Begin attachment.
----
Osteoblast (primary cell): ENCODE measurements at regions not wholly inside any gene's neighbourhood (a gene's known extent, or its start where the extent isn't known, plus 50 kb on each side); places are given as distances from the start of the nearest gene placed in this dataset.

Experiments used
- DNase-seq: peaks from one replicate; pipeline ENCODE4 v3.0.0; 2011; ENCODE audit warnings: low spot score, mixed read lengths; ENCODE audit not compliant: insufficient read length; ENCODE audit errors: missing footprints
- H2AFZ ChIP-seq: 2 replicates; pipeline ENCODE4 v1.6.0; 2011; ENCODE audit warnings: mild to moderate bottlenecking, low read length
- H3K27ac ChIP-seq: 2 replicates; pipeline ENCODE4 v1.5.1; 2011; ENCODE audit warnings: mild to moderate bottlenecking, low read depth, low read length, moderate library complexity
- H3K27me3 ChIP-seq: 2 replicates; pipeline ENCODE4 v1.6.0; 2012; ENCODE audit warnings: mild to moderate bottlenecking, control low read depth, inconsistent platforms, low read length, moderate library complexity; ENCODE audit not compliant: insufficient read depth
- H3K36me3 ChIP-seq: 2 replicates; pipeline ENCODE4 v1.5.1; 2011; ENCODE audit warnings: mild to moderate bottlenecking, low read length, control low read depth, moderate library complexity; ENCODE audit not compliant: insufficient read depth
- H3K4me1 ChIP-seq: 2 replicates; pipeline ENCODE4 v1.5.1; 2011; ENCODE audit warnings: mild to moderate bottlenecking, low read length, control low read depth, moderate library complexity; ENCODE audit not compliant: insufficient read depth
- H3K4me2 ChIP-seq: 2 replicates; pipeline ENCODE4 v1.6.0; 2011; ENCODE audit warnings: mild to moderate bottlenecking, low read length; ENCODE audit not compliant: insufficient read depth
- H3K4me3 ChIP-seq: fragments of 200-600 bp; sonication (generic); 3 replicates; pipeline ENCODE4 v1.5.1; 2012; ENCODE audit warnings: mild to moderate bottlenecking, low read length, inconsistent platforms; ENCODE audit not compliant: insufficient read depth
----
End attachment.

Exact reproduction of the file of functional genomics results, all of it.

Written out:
Osteoblast (primary cell): ENCODE measurements at regions not wholly inside any gene's neighbourhood (a gene's known extent, or its start where the extent isn't known, plus 50 kb on each side); places are given as distances from the start of the nearest gene placed in this dataset.

Experiments used
- DNase-seq: peaks from one replicate; pipeline ENCODE4 v3.0.0; 2011; ENCODE audit warnings: low spot score, mixed read lengths; ENCODE audit not compliant: insufficient read length; ENCODE audit errors: missing footprints
- H2AFZ ChIP-seq: 2 replicates; pipeline ENCODE4 v1.6.0; 2011; ENCODE audit warnings: mild to moderate bottlenecking, low read length
- H3K27ac ChIP-seq: 2 replicates; pipeline ENCODE4 v1.5.1; 2011; ENCODE audit warnings: mild to moderate bottlenecking, low read depth, low read length, moderate library complexity
- H3K27me3 ChIP-seq: 2 replicates; pipeline ENCODE4 v1.6.0; 2012; ENCODE audit warnings: mild to moderate bottlenecking, control low read depth, inconsistent platforms, low read length, moderate library complexity; ENCODE audit not compliant: insufficient read depth
- H3K36me3 ChIP-seq: 2 replicates; pipeline ENCODE4 v1.5.1; 2011; ENCODE audit warnings: mild to moderate bottlenecking, low read length, control low read depth, moderate library complexity; ENCODE audit not compliant: insufficient read depth
- H3K4me1 ChIP-seq: 2 replicates; pipeline ENCODE4 v1.5.1; 2011; ENCODE audit warnings: mild to moderate bottlenecking, low read length, control low read depth, moderate library complexity; ENCODE audit not compliant: insufficient read depth
- H3K4me2 ChIP-seq: 2 replicates; pipeline ENCODE4 v1.6.0; 2011; ENCODE audit warnings: mild to moderate bottlenecking, low read length; ENCODE audit not compliant: insufficient read depth
- H3K4me3 ChIP-seq: fragments of 200-600 bp; sonication (generic); 3 replicates; pipeline ENCODE4 v1.5.1; 2012; ENCODE audit warnings: mild to moderate bottlenecking, low read length, inconsistent platforms; ENCODE audit not compliant: insufficient read depth